1. Using care when discussing the work with others is also critical in maintaining a focus on the humanity of those we work with. When I talk about my work to non-interpreters, I make sure to talk about working with humans, and the fact that working with humans is demanding.  Think of nursing, teaching, and other jobs where you are constantly interacting with people in all their joy and pain. When we as interpreters talk with each other, while protocol indicates that we refer to “callers”, I think this limits us as well. We need to recognize the humanity we encounter daily.

  1. Recognizing the shared experiences we have with callers also helps keep our focus on the human factor. When explaining VRS to others, I also try to explain that every type of phone call that a hearing person makes, a Deaf person also makes. Did you call your mother today? Was your conversation pleasant? Did it make you feel like a little kid again? Did you get mad and hang up? What about calls to set up doctor appointments or get test results? Telling the school your child will be out sick? Hanging out on the phone shooting the breeze with an old friend? Hours arguing with Comcast? This is what we do everyday!

In The End, Rise to the Challenge

Sure, we can talk about the stats and productivity rates of VRS work. We can talk about the anxiety that comes with not knowing what’s coming our way next. We can talk about compassion fatigue and vicarious trauma. I will admit there have been times when I have interpreted very difficult, painful conversations after which I have removed my headset and walked out of the call center. I knew I would be no good for any subsequent callers, therefore I took care of myself, and them. However, I know I have settled into all of that. I enjoy the thrill of the unknown. I feel I can rise to the challenge of whatever comes my way. Interpreting in VRS becomes easier the more I can approach my work with curiosity, compassion and a spirit of collaboration with my fellow humans.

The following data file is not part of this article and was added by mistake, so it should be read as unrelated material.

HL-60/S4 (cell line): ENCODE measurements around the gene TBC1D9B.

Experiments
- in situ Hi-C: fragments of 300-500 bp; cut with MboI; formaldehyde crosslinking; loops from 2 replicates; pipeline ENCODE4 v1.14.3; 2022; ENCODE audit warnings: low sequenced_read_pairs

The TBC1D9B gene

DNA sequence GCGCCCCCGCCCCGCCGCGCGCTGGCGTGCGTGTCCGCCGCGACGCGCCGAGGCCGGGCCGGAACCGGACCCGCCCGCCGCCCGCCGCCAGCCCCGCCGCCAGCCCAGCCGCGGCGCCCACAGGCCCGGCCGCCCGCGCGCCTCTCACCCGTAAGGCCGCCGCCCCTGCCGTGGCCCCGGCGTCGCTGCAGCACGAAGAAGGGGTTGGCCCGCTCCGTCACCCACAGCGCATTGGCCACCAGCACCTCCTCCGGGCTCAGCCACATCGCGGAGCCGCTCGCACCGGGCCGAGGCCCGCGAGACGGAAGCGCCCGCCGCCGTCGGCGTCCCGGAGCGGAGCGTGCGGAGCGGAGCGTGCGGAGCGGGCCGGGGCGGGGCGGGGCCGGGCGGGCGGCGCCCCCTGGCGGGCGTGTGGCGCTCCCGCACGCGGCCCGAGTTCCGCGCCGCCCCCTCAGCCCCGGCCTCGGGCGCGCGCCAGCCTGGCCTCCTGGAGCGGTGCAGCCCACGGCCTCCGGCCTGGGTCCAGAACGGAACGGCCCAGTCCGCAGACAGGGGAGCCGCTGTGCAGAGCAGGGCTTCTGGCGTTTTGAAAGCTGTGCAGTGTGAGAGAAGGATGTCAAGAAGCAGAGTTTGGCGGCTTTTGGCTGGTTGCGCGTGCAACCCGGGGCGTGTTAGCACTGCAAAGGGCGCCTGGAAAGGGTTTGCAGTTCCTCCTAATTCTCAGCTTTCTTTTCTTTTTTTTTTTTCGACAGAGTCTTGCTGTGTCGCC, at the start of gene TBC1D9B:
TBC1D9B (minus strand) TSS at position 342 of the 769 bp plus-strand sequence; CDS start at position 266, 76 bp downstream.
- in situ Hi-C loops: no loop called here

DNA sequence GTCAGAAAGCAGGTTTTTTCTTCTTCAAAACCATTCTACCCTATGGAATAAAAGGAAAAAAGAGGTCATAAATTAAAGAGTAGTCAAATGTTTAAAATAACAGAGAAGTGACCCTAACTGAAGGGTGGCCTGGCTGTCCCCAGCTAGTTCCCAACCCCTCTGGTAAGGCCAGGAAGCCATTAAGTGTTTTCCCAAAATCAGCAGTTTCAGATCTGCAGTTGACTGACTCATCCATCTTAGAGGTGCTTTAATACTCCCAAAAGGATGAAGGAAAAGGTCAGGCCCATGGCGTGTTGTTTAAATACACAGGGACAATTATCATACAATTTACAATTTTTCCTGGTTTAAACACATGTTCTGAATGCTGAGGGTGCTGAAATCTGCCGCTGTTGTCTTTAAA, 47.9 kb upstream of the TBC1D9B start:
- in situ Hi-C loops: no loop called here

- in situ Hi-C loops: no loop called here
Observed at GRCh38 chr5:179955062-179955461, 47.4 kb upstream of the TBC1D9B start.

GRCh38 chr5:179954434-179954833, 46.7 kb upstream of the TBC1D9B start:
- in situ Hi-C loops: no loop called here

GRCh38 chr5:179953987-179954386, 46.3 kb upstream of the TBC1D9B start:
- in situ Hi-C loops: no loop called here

Questions to Consider:

  1. What is a key phrase you can use to internally remind yourself that we are all human?
  2. By treating each other humanely, in what ways can your work product be improved?
  3. Suppose you’re not “feeling it”; what are some things you can do physically to make it seem like you are, or steer yourself towards a more positive outlook?

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30 Comments on "Station Meditation: VRS, Compassion and Sign Language Interpreters"

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Member